As we step off the plane and onto the icy tarmac, the cold Eastern European air hits us – a slap in the face for choosing Hungary over the likes of Gran Canaria for some winter training. Undeterred, we pull our collars higher, moving quickly into the small and somewhat desolate terminal to collect our bag. It is 4:30pm and already dark. We don’t speak a word of the language nor have any local currency, but we reason that it’ll work out and convince ourselves that the Eastern Hungarian plains in deep winter won’t be such a bad location for two mountain runners to spend five days.
As our race calendar appeared to hit a dry period, the lure of two cheap flights to Debrecen, the second largest city in Hungary, was too tempting to dismiss. Not the type to object to travel and always the first to register for races in far-flung places, we’re constantly struck by the haphazard nature that running and travel can present. Each race trip offers up the opportunity to explore somewhere new and serve as a reminder that preconceived ideas can be dashed by the kindness of strangers, race organisers and local bakers.
Bags collected, currency in hand, we stand on our transport into town, although we can’t be certain we’re heading in the right direction. As we board and mutely try to hand over a 10,000 HUF note, the bus driver merely shrugs, looking at us like idiots before pointing at the far more minor fee beside his cash machine: 400 HUF. He begrudgingly waves us on, exhaling through pursed lips, acknowledging with regret that he is incapable of breaking such a large note.
Welcome to Hungary: The power of Facebook
Our free ride drops us somewhere that looks unmistakably like a train station, so we duly head along the main boulevard towards our hotel. Once there, we layer up with the aim of an easy run to explore the city. The -8°C temperature and large patches of ice add a new dimension to this road run, so it becomes less of a chore and more exciting as we exclaim over street names and neon shop signs that mean absolutely nothing to us (most probably selling DIY goods and insurance, as well as other such run-of-the-mill products, but who are we to know). We start to get a feel for the place, and love the global sense of camaraderie between us and the other runners we spot as we run along a marked track around the city’s stadium. Our conversation turns to the following day’s plans, musing on how it might be spent; a Hungarian friend of ours had linked us to a Facebook group and a very kind Debrecen local had subsequently offered to guide us.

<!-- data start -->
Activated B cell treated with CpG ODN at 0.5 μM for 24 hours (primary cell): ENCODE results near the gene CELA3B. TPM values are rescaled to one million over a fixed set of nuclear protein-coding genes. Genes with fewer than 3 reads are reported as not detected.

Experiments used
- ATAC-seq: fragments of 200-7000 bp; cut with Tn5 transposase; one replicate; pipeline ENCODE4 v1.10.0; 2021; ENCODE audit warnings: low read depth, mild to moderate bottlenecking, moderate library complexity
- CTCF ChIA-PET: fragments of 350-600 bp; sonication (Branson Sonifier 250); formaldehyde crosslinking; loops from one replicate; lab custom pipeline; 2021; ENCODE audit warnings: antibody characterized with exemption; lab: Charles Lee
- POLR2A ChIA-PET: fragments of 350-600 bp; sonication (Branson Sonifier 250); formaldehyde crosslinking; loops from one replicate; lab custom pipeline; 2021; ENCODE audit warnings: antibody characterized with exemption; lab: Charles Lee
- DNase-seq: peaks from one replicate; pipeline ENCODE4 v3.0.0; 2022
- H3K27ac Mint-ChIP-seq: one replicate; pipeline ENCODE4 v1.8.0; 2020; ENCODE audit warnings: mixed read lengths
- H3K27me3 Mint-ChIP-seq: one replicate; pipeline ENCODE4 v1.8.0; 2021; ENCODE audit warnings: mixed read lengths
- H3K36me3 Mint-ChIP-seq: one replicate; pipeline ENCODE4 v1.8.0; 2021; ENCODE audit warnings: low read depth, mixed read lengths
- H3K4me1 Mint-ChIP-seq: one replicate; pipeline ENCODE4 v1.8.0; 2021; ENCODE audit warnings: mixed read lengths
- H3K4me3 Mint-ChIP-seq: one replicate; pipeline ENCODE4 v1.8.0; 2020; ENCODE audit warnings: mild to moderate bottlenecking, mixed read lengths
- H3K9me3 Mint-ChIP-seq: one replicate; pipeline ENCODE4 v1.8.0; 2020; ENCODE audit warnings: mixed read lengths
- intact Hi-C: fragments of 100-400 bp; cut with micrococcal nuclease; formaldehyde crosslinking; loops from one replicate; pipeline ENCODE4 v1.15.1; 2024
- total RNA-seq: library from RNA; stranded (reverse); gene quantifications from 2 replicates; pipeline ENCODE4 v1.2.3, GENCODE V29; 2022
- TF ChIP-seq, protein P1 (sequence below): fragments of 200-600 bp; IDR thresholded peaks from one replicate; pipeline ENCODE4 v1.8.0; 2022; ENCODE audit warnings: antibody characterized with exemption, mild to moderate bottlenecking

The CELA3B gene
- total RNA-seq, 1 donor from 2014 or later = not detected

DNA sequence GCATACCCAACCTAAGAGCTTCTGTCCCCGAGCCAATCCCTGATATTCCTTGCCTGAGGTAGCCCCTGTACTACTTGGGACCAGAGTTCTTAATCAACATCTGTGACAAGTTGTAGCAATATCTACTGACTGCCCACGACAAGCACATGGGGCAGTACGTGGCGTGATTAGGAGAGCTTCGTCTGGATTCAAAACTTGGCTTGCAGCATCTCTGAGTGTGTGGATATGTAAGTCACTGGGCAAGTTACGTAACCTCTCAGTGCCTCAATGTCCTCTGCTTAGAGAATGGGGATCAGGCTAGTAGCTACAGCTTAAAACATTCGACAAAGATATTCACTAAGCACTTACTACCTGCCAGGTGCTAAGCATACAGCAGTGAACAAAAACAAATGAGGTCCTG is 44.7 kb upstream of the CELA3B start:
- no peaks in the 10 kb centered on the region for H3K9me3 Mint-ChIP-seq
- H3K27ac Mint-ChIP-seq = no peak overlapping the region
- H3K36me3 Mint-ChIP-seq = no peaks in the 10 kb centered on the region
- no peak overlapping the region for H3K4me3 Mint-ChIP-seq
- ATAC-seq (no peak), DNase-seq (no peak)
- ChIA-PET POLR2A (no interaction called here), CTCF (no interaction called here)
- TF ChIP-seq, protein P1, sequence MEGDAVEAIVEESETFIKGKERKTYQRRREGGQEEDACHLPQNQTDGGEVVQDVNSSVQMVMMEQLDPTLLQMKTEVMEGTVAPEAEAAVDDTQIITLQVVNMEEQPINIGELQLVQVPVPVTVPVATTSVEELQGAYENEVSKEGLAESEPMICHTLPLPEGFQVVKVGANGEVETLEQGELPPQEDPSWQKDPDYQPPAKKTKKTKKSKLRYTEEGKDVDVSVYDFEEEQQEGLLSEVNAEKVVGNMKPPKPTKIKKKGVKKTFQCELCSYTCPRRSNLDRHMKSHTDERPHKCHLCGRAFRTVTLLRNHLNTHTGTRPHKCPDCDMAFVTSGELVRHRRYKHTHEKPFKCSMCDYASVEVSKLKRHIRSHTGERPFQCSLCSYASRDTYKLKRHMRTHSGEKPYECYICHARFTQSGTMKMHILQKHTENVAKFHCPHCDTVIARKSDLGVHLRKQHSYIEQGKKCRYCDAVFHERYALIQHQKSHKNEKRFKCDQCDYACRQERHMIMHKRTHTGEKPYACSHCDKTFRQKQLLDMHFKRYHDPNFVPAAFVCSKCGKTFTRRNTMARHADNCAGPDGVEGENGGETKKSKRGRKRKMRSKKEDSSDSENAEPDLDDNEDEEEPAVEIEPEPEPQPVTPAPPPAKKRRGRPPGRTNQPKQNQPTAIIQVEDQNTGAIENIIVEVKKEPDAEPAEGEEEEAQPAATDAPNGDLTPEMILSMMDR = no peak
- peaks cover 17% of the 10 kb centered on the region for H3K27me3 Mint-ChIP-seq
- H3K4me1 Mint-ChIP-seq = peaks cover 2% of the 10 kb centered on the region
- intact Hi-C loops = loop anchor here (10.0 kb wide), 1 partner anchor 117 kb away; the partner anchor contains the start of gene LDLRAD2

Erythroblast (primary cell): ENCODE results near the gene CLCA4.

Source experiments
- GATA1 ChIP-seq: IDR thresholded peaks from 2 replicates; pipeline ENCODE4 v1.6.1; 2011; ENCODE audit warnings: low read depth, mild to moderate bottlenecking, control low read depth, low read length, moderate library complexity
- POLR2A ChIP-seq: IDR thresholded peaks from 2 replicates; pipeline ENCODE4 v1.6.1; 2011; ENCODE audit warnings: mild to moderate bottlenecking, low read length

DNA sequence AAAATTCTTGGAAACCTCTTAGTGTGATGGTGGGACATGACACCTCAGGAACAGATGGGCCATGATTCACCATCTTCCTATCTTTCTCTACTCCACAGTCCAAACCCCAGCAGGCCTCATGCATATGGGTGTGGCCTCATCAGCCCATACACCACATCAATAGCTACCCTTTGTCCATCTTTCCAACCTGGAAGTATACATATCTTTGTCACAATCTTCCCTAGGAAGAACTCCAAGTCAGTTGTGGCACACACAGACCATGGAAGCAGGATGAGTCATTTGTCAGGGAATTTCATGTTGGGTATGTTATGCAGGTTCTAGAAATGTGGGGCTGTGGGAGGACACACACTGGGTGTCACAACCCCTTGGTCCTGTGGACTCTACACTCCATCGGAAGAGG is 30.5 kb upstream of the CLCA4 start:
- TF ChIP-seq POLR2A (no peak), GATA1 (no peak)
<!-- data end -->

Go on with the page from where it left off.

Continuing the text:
We rise early and wait outside, catching the drift of the city’s gentle rush-hour, all of which seems wholly unfazed by the fresh snowfall and biting cold temperatures. A car pulls up and our guide, Gergely, signals warmly for us to get in. Working in a local running and hiking store, he clearly knows the scene, regaling us with insider knowledge on where to run.
Moments later, he comes to a halt beside the aptly-named ‘Big Forest.’ It’s still very flat though, we remark, although Gergley soon guides us into the dense trees and sprints up a small mound. The phrase ‘very big hill!’ is shouted, and we realise he isn’t joking. ‘This is Debrecen’s biggest hill,’ he exclaims to us as we continue on the flat. Today he’s planned a 20km route that loops out to some ruins that date back to the time of Attila the Hun. In spite of the flatness, the vast frozen forests have a completely unspoiled natural beauty, while the fresh snow and light bathe the forest in a fairytale-esque glimmer.